Ask your healthcare provider when your incisions can get wet. You may need to take a sponge bath until your drains are removed. When you can shower, carefully wash around the incisions with soap and water. It is okay to allow the soap and water to gently run over your incision. Dry the area and put on new, clean bandages as directed. Change your bandages when they get wet or dirty. It may feel more comfortable to place gauze over your incisions before you put on a bra. Check your incision every day for redness, pus, or swelling. Do not put powders or lotions on your incisions.


  • Limit your activity as directed. Do not lift anything heavier than 2 pounds. Do not push, pull, or reach with your arms. Do not play sports or do vigorous activities. Do not have sex until your healthcare provider says it is okay. Start with short walks around the house. This may prevent blood clots and help with healing. Gradually walk further each day. Ask your healthcare provider when you can return to your normal activities. You may need to follow other instructions depending on where donor tissue was taken from.
  • Keep stress off your abdominal incision by doing the following:
    • Do not lie flat in bed. Keep 1 pillow under your thighs and 1 under your head. This will keep your hips flexed and take stress off of your abdominal incision.
    • Bend forward from your hips when you get out of bed and walk. Ask your healthcare provider how long you need to do this.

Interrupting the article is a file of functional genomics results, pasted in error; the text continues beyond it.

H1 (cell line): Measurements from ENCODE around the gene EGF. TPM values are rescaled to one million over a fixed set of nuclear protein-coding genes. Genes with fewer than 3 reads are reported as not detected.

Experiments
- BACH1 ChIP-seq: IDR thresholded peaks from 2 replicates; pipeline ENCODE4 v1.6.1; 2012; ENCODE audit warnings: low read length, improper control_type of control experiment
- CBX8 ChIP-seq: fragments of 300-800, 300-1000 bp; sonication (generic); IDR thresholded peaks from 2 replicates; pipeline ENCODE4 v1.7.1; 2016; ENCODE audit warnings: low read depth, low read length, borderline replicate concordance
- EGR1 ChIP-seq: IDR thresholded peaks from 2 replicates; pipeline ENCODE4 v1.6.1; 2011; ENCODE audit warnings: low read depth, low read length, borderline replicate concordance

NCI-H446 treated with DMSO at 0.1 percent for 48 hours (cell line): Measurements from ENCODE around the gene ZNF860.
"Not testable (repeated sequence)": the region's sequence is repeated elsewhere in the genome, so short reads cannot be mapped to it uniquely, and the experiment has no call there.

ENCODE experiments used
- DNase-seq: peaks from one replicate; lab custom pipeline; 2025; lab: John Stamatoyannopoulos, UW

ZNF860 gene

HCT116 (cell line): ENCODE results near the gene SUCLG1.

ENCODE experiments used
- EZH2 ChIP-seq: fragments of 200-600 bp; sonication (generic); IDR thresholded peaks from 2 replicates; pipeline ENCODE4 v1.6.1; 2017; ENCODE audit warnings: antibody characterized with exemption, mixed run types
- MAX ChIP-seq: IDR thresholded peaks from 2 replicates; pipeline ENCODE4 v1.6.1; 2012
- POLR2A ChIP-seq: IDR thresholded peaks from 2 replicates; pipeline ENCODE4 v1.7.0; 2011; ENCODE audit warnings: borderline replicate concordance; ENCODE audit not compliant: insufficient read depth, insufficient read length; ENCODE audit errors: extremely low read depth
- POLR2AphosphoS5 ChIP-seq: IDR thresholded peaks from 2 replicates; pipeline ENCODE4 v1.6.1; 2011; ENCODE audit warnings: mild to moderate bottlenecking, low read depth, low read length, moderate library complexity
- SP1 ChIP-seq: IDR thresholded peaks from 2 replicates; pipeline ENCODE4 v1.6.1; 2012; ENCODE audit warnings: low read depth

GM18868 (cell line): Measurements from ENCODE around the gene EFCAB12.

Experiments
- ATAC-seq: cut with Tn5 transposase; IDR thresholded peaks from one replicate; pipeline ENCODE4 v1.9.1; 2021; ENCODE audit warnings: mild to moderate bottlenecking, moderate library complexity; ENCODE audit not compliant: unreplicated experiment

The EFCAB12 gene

• Wear your abdominal binder as directed.
  • Do not drink caffeine for 4 weeks or as directed. Caffeine can shrink blood vessels and decrease the blood flow to the flaps.
  • Empty your drains as directed. You may need to write down how much fluid you empty from your drains each day. Ask your healthcare provider for more information about how to empty your drain. .
  • Wear a supportive bra as directed. You may be given a surgical bra or told to wear a sports bra. A supportive bra may help hold your bandages in place. It may also help with swelling and pain. Do not wear bras with lace or underwires. They may rub against your incision and cause discomfort.

Physical therapy:

You may need physical therapy. It may be difficult or painful to use muscles at the donor site. A physical therapist teaches you exercises to help improve movement and strength, and to decrease pain.

Follow up with your healthcare provider as directed:

Write down your questions so you remember to ask them during your visits.

Follow up with your healthcare provider as directed:

Write down your questions so you remember to ask them during your visits.

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The above information is an educational aid only. It is not intended as medical advice for individual conditions or treatments. Talk to your doctor, nurse or pharmacist before following any medical regimen to see if it is safe and effective for you.